I just got back from the Chateau Laurier in downtown Ottawa, where China's foreign minister, Yang Jiechi, gave a speech at a lunch hosted by the Canada China Business Council.
I'm prepared to accept the argument that trade between our two countries is mutually beneficial. There's an argument, I suppose, for putting our disagreements over human rights squarely into the political forum, and separating that from the business relationship we have. If the business community wanted to have a Chinese politician speak purely about stuff like, say, the failure of the Doha round and what it means for international business, then I'd see nothing wrong with that. Whenever anyone criticizes a Canadian company for doing business in China, the company says: Look. We're business people. This has nothing to do with politics.
But that's a lie. The Canada-China business commmunity doesn't avoid politics; it just avoids political opinions that run contrary to the propaganda spread by the totalitarian regime. At today's lunch, John Baird, Jim Flaherty and Joe Clark stood and applauded a man who warned Canada against "interfering" in China's affairs, and asserted that Tibet has been "an inalienable part of China's core territory since ancient times" (a demonstrable falsehood), and accused "the Dalai" of trying to trick China into granting Tibet independence, and swore that China would never relinquish its claim to Taiwan. A more political speech would be difficult to imagine.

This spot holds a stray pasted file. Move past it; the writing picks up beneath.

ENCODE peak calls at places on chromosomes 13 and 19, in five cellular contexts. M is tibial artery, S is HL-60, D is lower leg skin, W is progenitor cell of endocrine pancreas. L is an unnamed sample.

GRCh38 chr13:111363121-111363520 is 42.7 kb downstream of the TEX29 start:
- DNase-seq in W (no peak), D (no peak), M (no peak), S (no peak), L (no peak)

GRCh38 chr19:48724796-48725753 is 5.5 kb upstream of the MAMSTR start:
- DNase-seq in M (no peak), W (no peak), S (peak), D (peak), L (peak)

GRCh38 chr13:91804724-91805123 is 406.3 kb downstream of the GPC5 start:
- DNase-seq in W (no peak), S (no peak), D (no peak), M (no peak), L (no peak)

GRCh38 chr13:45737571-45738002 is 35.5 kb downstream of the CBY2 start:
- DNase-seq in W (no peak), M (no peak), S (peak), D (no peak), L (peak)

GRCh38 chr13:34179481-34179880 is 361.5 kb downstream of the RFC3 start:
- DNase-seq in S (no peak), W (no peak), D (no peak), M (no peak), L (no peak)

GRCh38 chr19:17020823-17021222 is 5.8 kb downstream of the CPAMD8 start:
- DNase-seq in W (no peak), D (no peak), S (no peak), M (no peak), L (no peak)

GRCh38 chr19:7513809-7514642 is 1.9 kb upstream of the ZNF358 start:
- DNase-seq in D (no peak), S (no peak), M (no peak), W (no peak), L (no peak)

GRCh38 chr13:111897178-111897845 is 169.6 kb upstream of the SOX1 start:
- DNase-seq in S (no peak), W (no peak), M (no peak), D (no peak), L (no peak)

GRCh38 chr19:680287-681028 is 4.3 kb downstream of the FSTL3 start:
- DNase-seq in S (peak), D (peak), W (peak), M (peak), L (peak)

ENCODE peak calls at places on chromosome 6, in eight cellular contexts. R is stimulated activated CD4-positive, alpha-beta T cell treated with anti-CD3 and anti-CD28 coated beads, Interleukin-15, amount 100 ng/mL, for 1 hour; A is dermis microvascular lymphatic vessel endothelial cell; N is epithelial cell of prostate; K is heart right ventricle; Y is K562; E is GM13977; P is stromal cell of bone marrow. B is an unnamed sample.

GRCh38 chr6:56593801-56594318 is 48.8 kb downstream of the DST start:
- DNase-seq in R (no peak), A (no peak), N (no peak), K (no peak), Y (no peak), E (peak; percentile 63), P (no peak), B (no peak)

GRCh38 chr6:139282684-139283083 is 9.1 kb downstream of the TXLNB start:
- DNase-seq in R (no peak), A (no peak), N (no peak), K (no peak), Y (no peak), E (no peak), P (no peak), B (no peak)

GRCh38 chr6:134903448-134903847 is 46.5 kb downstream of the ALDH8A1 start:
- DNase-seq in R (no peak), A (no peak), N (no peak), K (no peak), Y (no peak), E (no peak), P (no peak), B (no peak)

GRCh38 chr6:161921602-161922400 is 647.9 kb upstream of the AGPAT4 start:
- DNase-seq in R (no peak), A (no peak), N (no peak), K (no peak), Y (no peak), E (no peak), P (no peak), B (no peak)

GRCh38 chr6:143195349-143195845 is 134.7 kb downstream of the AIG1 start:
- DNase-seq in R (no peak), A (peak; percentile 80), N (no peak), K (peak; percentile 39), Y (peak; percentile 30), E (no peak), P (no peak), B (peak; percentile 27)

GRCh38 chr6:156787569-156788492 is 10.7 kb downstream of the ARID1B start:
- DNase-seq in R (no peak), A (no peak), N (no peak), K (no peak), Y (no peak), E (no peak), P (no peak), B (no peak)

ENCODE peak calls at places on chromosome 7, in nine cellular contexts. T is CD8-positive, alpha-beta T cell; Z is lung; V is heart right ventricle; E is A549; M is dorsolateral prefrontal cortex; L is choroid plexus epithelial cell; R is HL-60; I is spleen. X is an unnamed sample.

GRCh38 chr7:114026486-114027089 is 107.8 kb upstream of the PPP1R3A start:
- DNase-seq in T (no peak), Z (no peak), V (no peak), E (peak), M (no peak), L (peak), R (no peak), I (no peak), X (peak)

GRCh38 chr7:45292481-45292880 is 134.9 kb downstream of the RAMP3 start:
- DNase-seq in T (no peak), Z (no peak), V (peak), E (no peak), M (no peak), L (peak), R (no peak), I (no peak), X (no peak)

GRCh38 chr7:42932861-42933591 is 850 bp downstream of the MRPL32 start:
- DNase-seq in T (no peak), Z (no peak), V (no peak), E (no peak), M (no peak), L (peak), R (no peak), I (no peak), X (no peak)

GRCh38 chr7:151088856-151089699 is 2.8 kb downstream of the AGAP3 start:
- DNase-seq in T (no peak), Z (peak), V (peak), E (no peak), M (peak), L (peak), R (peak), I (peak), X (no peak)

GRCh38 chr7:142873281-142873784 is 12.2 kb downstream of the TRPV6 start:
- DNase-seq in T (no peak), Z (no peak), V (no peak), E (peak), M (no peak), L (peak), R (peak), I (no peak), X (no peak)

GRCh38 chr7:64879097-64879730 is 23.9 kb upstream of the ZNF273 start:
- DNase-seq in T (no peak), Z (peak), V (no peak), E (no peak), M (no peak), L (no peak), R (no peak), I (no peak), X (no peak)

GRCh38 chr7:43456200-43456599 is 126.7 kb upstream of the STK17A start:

Bombardier was a major sponsor of the lunch. How is it not interfering with China's affairs when a heavily taxpayer-subsidized Canadian company like Bombardier builds a rail link into Tibet to help China speed up its cultural genocide there? Maybe politics and business aren't that easy to separate after all.
And how come Canada's not allowed to interfere in China's affairs, but China's allowed to run guns to the likes of Robert Mugabe and Than Shwe? Why doesn't China stop intefering in the affairs of Burma and Zimbabwe?
I would have liked to ask Yang these questions, but the media weren't allowed to ask him anything.
UPDATE: My colleague Mike Blanchfield reports that the CCBC didn't allow Christina Spencer, who writes for the Sun Media chain into the lunch. Tina was my first boss here at the Citizen and is a first-rate reporter. Mike writes:
While no reason was given as to why Spencer was barred from the speech, she has for years written articles critical of China, including a column in 2001 for the Ottawa Citizen that called for a boycott of the 2008 Olympic Games in Beijing.
If it really is the case that the CCBC was trying to keep out journalists who've been critical of China, they probably should have done some research on me (see here for one example; here for another.)